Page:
It’s a striking reminder that security systems can only go so far as human vulnerabilities. Phishing relies on urgency, and Spear Phishing adds accurate information to the mix to appear legitimate.
Security Concerns on the Horizon
A new election means security concerns from threats in the form of foreign intelligence and malware.
Just this week, Universal Health Services suffered a ransomware attack that brought down the entire IT infrastructure. The hospital resorted to pen and paper after every computer was shut down after the attack. Ransomware is a computer program that encrypts data on the device. The only choice left then is to pay the ransom to obtain a key that can decrypt the data.
Although the actual voting is physical, some processes are computerized, including databases containing voters. Imagine ransomware striking a government organization with such information. There is also the option for mail-in voting. It allows voters to request ballots at their home. Due to the pandemic that continues to force alternatives, mail-in voting is likely to increase as people avoid physical presence.
The Cybersecurity and Infrastructure Security Agency (CISA) is tasked with the security of the systems involved in the election process. CISA has also raised concerns over the potential vulnerabilities that exist in the current mail-in balloting system.
Foreign interference isn’t a product of hysteria seeded by the mainstream media and global politics. As a software and services company, Microsoft is vigilant against cyberattacks that seek to disrupt its services or any of its clients using Microsoft’s cloud platform.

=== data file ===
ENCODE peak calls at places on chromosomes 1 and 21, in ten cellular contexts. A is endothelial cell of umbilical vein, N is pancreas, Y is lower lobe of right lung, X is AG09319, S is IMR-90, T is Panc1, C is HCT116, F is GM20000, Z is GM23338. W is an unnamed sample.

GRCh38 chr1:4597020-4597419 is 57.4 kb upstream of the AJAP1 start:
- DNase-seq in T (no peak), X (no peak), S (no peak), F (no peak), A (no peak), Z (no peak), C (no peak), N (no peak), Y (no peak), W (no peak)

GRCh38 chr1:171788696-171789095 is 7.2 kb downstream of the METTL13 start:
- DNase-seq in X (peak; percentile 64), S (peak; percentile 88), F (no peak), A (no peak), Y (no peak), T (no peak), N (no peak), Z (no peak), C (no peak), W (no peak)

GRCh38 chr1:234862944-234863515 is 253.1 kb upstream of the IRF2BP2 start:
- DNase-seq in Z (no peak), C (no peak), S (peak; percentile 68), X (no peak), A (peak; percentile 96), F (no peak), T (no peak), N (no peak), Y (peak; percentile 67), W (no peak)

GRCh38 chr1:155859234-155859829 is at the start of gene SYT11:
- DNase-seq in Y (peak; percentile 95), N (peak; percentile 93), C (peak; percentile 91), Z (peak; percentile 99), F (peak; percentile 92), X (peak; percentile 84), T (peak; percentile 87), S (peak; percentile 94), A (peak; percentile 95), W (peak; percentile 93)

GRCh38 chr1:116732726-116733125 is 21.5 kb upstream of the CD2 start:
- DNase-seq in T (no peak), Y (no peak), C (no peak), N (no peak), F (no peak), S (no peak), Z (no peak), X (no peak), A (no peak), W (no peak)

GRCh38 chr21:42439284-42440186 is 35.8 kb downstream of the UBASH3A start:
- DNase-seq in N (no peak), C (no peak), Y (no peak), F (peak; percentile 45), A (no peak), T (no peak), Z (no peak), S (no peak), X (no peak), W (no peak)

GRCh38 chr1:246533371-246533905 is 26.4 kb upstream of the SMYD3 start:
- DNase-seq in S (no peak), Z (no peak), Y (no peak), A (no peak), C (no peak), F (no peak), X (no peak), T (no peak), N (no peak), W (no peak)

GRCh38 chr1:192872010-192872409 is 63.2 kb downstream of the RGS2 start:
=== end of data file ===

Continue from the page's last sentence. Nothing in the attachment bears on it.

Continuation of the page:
Microsoft published a blog post outlining its finding in some recent cyberattacks specific to the upcoming presidential elections of 2020. Hacker groups originating from Russia (Strontium), Iran (Phosphorus), and China (Zirconium) targeted people and organizations associated with the upcoming elections in at least some capacity. Strontium targeted consultants for Republicans and Democrat, Think Tanks, National and state party organizations in a campaign that affected 200 organizations. The same group targeted the 2016 elections and has now evolved to avoid detection, which makes them even more dangerous than just five years ago.
Zirconium targeted people associated with the presidential campaigns of Donald J. Trump and Joe Biden. And the Phosphorus group tried to access the accounts of Donald J. Trump and his administration.
The threats posing to the upcoming elections are very real. Cyberattackers will spend months in reconnaissance to find a weak spot. We’ve discussed Pretexting in our blog before and how it is the first stage in the process that will end with the execution of a malicious campaign.
There is something that we can all takeaway. Misinformation campaigns become successful because people are generally inexperienced at identifying such content. Certain practices can go a long way into ensuring that we always get reliable information. Make it a point to always read credible sources instead of posts that pop up randomly on social media with seemingly catchy headlines and images.
We have produced several articles for our users to educate on the various threats that exist online. Whether it’s Spear Phishing, Whaling attack, Ransomware, Evil Twin attack, or any other, you must bring yourself up to speed for a safe online experience. The Twitter hack serves as a great example. If people were aware that scams ask for money in cryptocurrency because it’s harder to trace, a fraud of such scale could have been prevented.